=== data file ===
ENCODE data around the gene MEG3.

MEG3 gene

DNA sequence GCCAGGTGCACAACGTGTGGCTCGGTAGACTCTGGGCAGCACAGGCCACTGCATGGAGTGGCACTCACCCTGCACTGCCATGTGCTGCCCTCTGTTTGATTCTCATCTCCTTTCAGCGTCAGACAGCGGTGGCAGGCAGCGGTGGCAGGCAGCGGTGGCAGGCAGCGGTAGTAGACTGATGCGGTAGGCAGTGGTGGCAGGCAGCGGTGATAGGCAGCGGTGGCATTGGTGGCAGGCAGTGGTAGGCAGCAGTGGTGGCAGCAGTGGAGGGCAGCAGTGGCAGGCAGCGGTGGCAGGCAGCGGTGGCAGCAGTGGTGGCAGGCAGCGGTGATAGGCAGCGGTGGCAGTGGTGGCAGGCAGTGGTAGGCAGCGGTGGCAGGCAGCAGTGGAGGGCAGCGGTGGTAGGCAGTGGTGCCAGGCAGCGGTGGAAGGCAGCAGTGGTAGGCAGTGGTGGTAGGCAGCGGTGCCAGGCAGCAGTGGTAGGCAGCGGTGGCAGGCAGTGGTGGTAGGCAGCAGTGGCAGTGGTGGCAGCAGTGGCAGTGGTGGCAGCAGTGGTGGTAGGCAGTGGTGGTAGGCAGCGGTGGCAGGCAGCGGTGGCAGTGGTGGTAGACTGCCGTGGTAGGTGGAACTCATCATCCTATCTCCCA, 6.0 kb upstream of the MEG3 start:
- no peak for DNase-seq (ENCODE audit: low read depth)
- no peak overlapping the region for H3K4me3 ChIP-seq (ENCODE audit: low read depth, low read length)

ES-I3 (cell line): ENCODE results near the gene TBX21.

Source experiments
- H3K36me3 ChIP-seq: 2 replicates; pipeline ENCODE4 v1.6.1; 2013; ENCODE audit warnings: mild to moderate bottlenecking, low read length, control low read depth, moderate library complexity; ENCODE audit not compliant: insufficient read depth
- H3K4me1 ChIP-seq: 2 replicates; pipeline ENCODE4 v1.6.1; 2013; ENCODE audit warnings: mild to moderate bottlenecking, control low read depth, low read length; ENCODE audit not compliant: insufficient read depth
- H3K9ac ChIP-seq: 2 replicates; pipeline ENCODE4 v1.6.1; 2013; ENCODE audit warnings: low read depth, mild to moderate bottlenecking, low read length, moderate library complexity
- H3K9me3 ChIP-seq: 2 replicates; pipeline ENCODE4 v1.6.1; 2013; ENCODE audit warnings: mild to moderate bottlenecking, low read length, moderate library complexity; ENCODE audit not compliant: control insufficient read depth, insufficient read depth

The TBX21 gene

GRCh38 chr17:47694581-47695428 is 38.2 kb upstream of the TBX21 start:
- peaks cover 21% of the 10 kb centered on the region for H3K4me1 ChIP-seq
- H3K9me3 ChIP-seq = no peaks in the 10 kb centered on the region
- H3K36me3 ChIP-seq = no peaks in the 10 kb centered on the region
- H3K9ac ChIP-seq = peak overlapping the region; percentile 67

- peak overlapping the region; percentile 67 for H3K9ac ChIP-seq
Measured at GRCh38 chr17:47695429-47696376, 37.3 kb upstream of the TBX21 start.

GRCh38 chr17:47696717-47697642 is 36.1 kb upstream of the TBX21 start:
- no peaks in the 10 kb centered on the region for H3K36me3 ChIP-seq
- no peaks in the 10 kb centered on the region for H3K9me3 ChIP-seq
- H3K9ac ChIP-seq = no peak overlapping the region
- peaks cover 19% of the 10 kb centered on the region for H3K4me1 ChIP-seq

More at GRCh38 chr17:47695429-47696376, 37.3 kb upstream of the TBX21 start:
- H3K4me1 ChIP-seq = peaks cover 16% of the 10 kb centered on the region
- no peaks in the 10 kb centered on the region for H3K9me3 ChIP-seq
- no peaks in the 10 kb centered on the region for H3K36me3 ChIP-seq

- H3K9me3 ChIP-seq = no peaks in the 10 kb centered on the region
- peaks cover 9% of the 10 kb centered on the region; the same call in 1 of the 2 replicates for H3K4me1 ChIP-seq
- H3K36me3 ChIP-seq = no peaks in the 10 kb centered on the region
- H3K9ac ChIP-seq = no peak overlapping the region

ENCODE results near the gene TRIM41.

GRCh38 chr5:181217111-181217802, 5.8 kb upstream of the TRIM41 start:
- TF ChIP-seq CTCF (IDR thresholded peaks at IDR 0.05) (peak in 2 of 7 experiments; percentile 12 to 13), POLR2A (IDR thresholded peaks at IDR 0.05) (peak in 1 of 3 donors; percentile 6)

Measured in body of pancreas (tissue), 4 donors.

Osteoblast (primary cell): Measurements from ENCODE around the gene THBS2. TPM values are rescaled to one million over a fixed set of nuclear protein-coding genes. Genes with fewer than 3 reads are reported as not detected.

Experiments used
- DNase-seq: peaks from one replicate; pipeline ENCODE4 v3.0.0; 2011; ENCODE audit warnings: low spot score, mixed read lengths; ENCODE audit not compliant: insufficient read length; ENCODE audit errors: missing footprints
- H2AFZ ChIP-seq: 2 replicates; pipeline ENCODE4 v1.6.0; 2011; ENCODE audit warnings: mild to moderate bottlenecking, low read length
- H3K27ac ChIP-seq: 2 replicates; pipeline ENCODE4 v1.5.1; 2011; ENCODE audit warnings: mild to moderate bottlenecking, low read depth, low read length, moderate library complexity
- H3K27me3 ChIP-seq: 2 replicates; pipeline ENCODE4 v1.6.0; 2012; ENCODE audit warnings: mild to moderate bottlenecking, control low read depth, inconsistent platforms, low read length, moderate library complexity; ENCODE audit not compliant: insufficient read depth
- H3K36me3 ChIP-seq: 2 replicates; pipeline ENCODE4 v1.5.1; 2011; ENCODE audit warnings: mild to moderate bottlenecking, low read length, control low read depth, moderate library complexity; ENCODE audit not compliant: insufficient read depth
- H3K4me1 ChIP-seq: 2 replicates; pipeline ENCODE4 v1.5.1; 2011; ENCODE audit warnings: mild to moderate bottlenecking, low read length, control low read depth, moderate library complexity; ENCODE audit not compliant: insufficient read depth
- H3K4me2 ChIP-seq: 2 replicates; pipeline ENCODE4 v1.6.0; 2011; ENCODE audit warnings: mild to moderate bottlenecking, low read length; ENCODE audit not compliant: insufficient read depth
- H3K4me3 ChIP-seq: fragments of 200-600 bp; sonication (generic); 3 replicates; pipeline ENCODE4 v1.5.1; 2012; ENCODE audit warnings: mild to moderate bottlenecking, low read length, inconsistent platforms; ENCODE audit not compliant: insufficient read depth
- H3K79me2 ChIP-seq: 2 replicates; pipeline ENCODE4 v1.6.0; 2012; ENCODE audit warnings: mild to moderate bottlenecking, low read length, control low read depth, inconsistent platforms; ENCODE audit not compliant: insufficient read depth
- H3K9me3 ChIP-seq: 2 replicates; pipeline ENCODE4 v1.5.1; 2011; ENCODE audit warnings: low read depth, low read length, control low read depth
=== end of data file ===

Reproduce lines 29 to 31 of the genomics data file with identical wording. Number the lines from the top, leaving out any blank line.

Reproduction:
- H3K9me3 ChIP-seq = no peaks in the 10 kb centered on the region
- peaks cover 9% of the 10 kb centered on the region; the same call in 1 of the 2 replicates for H3K4me1 ChIP-seq
- H3K36me3 ChIP-seq = no peaks in the 10 kb centered on the region